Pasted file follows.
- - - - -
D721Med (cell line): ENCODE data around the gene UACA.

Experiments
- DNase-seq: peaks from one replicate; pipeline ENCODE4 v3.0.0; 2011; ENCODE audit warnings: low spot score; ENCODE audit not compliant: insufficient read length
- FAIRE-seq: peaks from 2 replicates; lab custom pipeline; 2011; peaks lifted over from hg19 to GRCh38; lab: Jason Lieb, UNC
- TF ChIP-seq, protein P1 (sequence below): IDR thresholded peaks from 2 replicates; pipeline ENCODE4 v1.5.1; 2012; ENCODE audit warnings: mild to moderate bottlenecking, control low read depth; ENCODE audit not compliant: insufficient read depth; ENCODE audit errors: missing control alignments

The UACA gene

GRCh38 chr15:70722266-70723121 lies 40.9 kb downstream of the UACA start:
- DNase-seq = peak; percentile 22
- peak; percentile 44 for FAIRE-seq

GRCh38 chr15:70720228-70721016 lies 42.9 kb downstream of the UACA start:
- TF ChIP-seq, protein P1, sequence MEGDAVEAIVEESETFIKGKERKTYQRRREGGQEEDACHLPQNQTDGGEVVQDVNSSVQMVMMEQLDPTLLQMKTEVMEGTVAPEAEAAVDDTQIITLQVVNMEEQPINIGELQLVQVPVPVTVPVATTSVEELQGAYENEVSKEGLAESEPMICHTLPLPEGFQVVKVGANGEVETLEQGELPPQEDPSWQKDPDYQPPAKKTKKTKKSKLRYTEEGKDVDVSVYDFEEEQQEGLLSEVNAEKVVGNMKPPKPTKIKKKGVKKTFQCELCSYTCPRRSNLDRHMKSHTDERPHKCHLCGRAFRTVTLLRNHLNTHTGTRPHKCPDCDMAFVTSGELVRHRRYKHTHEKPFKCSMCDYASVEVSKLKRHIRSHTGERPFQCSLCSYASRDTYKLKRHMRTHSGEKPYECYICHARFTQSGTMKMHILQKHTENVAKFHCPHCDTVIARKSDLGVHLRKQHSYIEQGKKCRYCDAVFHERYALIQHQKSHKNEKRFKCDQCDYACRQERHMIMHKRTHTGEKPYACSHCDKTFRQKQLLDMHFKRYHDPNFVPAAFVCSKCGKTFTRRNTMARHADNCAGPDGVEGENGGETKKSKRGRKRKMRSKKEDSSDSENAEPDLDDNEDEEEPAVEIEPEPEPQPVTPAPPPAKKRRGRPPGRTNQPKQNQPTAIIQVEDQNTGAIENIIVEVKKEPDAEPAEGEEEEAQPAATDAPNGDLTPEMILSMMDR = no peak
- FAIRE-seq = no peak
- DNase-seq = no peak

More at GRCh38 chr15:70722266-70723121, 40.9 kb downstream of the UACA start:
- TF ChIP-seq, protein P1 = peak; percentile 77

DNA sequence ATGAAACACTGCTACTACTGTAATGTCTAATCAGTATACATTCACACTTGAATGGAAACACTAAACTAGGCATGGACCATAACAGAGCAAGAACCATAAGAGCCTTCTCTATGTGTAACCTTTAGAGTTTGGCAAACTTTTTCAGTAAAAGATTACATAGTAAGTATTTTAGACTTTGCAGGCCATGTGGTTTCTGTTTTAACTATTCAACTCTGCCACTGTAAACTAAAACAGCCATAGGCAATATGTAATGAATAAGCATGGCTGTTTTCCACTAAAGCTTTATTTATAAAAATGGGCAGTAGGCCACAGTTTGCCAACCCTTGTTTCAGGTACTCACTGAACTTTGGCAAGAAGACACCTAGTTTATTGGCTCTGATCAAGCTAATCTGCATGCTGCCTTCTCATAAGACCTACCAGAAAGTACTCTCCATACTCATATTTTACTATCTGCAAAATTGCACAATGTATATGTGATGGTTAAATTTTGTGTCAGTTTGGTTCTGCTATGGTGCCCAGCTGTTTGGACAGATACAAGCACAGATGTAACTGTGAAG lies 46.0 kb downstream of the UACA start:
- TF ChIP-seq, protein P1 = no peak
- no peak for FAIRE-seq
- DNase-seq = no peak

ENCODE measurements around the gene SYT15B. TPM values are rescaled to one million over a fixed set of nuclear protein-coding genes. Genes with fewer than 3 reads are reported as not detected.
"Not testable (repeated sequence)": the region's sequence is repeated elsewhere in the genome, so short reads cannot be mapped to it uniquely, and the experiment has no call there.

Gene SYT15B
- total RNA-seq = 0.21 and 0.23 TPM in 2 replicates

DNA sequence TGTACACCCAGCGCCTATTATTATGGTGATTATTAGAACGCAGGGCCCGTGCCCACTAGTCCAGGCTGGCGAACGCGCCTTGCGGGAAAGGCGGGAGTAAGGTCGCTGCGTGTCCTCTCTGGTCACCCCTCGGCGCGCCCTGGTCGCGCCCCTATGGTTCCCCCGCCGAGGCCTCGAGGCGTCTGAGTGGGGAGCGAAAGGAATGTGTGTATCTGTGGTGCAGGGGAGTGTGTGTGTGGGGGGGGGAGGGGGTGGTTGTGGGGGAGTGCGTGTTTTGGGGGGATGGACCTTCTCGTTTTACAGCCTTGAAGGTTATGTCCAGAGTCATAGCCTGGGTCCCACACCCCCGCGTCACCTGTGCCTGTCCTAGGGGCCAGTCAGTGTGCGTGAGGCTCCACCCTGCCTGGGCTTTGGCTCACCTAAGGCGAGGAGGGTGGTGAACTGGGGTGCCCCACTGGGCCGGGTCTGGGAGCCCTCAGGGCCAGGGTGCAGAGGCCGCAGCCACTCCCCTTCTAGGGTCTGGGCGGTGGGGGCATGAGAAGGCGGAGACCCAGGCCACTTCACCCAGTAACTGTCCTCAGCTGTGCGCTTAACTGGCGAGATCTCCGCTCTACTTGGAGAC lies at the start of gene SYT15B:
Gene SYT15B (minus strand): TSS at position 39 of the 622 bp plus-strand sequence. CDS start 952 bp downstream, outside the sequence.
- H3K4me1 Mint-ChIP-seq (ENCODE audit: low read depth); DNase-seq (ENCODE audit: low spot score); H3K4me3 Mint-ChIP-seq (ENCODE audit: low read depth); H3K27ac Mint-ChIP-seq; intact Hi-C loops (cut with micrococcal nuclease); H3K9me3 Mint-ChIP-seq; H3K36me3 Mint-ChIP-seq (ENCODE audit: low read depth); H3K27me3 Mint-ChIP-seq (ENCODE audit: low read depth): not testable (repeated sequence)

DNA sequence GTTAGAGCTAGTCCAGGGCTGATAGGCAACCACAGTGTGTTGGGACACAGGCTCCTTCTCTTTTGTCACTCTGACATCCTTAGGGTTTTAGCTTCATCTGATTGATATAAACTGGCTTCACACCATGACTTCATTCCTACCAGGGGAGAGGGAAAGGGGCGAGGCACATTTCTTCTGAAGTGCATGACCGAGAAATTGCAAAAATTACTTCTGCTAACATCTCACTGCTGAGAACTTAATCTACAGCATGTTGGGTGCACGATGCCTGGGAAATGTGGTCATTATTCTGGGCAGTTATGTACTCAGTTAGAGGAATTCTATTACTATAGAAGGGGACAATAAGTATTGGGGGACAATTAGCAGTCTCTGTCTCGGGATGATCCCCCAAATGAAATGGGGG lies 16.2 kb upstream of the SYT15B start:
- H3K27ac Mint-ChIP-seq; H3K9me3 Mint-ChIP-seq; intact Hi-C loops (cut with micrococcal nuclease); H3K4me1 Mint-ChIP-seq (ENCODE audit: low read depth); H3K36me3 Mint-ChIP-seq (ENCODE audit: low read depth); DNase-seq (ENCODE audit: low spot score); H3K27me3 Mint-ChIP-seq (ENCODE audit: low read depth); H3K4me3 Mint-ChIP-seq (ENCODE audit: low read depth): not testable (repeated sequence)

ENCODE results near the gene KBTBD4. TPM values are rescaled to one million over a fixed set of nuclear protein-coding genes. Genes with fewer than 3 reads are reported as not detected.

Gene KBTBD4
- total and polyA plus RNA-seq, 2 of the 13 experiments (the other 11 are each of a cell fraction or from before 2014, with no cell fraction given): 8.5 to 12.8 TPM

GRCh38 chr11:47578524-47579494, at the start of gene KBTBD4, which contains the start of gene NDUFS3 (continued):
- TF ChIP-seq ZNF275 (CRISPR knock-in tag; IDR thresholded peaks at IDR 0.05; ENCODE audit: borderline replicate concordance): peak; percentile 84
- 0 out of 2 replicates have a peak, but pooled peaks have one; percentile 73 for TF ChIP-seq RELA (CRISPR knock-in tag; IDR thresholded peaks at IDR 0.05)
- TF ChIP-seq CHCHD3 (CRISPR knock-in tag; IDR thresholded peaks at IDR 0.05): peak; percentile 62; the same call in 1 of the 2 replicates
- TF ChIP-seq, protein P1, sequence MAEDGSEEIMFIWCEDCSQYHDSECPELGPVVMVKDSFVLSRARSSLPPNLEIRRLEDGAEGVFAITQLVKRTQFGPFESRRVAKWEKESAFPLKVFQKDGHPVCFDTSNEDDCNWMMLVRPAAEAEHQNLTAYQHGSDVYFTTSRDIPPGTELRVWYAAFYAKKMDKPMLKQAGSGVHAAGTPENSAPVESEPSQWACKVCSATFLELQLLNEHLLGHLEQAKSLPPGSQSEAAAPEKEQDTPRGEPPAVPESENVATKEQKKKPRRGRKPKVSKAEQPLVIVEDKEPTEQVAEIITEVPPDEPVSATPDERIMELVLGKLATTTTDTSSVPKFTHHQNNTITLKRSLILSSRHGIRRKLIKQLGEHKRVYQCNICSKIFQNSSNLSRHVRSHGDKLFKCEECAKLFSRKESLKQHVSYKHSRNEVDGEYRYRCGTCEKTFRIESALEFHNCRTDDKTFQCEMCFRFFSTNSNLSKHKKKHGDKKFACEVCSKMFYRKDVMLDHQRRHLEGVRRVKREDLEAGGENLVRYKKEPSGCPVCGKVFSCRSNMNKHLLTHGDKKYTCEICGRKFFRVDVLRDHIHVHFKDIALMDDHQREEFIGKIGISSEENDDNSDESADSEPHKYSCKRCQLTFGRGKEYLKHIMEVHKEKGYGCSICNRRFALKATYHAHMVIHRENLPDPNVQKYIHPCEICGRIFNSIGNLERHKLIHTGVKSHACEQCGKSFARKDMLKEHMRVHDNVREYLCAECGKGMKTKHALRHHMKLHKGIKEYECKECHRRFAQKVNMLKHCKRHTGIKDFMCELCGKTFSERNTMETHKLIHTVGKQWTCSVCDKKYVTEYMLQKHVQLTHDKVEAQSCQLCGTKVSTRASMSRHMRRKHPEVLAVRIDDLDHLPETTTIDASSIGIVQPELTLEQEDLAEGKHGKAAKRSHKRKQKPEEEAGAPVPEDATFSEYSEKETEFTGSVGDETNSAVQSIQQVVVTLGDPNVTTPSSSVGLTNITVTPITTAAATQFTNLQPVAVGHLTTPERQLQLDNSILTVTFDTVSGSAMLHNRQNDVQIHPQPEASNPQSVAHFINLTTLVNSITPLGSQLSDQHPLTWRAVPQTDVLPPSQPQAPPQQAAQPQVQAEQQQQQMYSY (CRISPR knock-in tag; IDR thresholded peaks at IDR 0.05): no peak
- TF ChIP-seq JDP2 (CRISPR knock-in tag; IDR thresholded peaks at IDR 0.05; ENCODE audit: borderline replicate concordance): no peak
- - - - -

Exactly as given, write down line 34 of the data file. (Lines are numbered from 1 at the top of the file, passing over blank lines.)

- 0 out of 2 replicates have a peak, but pooled peaks have one; percentile 73 for TF ChIP-seq RELA (CRISPR knock-in tag; IDR thresholded peaks at IDR 0.05)